The Early Bird Dood It!
The Early Bird Dood It
Directed By: Tex Avery
Produced By: Fred Quimby (uncredited)
Released: August 29, 1942
Story: Rich Hogan
Animation: Irven Spence
Preston Blair
Ed Love
Ray Abrams
Layouts: Bernard Wolf (uncredited)
John Didrik Johnsen (uncredited)
Backgrounds: John Didrik Johnsen
Film Editor: Fred McAlpin (uncredited)
Voiced By: Frank Graham (uncredited)
Dick Nelson (uncredited)
Music: Scott Bradley
Starring: Worm
Preceded By: Blitz Wolf
Succeeded By: Chips Off the Old Block
The Early Bird Dood It! is a 1942 cartoon directed by Tex Avery.


The cartoon begins with a disclaimer:

To the Ladies...

The worm in this photoplay is fictitious—Any similarity between this worm and your husband is purely intentional.

The scene fades to a tranquil forest landscape in complete silence—which a sign even points out (“Quiet isn’t it?”). A worm pokes a hat on a stick out of his hole in the ground and waves it around. Once he sees that nobody is around, he climbs out of the hole and begins to walk, when suddenly a bird begins to chase him. The worm dives back into his hole. The bird threatens to beat up the worm, but when he sticks his head in the hole, the worm ties a napkin around his beak. The bird pulls out a book with a “worm ration card” and, for Wednesday, writes “0.” The bird leaves the scene and tells the audience “See you folks tomorrow morning.”

The worm wonders if there is a way that he can get rid of the bird. Just then, he sees a cat and a mouse chasing each other. The mouse runs into a hole in a barrel while the cat slams against it and turns into a flat plate. This gives the worm an idea. He wakes up the cat and asks him if he could go for a nice, juicy bird. The worm tells his plans for tomorrow morning: the cat will be behind a tree. When the worm jumps into his hole, the cat will grab the bird. The cat agrees, and the worm pulls down a curtain reading “Next morning.”

The cat pokes out a sign reading “CAT” from behind the tree and points to himself. The bird chases the worm back into the hole. The cat covers the bird’s eyes and asks “Guess who.” The bird answers “I’d say the cat.” The cat grabs the bird and accuses him of being a cheater, but the bird bites the cat’s nose. The cat chases the bird around a tree, but the bird slips away and hits the cat on the head. In pain, the cat says some things which are muted (text on screen reads “CENSORED DIALOGUE”). The worm pops out of his hole and thinks that the bird has met his end.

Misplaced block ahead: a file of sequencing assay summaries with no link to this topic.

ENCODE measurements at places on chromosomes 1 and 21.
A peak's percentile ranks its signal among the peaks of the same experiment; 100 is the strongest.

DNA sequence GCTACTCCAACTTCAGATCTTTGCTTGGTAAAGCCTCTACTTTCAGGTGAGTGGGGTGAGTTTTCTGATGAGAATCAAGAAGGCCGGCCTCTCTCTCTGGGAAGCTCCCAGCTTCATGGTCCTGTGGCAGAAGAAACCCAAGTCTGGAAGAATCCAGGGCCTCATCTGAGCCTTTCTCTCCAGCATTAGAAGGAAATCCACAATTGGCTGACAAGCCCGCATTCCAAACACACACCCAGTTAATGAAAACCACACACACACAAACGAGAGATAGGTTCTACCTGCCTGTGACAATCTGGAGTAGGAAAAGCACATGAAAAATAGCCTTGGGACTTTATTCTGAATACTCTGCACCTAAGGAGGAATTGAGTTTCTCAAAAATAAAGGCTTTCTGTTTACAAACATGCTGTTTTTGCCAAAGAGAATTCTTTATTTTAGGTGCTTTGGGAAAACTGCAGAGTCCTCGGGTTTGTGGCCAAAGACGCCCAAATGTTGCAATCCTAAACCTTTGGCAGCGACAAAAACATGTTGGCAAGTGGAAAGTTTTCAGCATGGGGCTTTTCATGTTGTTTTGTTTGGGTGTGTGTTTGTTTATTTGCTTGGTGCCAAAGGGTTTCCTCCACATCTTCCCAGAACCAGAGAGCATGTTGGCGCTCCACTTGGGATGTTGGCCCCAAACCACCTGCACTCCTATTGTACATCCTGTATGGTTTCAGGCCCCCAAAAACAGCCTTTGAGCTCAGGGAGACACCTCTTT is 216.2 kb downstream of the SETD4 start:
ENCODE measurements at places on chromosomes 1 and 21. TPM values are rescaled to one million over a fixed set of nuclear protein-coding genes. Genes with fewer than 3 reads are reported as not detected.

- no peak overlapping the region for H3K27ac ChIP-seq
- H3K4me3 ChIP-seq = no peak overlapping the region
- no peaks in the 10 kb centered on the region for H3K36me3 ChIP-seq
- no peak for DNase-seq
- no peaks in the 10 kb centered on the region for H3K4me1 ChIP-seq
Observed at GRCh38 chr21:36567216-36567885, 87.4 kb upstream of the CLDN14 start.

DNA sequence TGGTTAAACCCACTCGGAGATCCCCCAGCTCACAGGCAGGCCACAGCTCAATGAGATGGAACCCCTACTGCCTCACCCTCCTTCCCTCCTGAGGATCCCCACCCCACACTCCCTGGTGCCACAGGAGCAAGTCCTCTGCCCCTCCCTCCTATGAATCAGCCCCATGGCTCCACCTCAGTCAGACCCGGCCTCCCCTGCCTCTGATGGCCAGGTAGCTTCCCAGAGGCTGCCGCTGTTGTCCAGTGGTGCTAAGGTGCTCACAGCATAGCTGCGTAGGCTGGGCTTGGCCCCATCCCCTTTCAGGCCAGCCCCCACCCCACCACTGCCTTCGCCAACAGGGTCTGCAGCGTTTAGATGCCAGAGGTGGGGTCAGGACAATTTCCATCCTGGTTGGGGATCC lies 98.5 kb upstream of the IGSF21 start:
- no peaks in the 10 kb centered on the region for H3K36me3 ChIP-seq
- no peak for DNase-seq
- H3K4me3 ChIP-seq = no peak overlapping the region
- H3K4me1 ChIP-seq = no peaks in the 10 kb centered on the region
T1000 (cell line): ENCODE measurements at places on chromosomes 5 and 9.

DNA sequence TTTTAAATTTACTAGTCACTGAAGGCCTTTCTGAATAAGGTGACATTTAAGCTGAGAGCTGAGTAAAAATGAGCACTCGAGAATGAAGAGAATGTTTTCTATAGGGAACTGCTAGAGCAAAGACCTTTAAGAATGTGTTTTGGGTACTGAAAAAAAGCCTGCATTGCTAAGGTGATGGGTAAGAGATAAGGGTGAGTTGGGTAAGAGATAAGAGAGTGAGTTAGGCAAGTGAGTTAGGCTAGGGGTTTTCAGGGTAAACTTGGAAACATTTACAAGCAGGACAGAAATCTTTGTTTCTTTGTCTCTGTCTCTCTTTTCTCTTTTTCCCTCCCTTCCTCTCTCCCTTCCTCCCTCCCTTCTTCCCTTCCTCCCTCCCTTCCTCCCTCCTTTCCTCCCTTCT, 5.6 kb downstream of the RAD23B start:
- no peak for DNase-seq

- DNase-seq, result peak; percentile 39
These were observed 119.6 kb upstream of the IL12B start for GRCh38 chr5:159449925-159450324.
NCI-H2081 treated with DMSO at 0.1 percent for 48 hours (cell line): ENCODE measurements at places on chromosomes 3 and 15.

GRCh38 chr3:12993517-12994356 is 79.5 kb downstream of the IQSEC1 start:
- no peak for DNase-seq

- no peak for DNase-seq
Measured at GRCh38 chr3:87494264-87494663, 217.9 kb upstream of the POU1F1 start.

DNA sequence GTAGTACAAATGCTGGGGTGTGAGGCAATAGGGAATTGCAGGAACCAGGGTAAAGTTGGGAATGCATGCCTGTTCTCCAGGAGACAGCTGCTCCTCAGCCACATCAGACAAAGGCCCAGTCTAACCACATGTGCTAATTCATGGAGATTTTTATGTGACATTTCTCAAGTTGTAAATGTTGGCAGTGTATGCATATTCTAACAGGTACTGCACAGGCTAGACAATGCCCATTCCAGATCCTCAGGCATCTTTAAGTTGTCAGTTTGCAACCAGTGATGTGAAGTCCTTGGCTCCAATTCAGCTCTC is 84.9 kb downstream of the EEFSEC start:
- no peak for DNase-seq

The worm bumps into the bird and begins greeting him until he comes to his senses and another chase ensues, the duo only stopping at a billboard advertising “Mrs. Minimum” and the short they’re in, “The Early Bird Dood It!” (“Say, I hear that’s a pretty funny cartoon.” “Well, I hope it’s funnier than this one!”) The bird stops to observe what he thinks is a human leg, only for it to be the worm, who whacks him on the head with a bat. The bird grabs the bat and prepares to hit the worm on the head, only to be taken aback when he finds that the worm is traveling on the head of a cat. The cat begins chasing the bird, but the two briefly stop at a bar for some beer. The two also slow down when they realize that they ran past a sign reading “SLOW.” The cat ends up running off a cliff preceded by a series of signs reading “DEAD END,” “CURVE AHEAD,” “STOP,” “DETOUR,” and “BRIDGE OUT.” He finds himself at the bottom of a pool of water next to a sign reading “HOW DID YOU GET WAY DOWN HERE?”

The worm pokes a stick with a hat on it out of the hole, but when he realizes that the bird is perched on the stick, another chase ensues. The bird finds a wormhole, covers it with a rock, and paints a fake hole on the ground. The worm dives into the hole anyway and tells the bird “I fooled ya!” The bird tries to dive into the hole, but it doesn’t work. The worm dives out of the hole and into a lake. The bird lifts up the lake like a blanket, only to find the cat underneath it. The cat begins to chase the bird yet again, and the two end up falling down a cliff. The worm takes off his hat and starts to play “TAPS,” only to briefly burst into an upbeat tune. He goes back home, feeling bad for the cat but glad that he got rid of the bird. He retreats back into the hole, but then the bird pops out and gulps. He walks behind a tree, but then the cat pops out from behind it, licks his lips, then hiccups before pulling out a sign reading “SAD ENDING AIN’T IT?”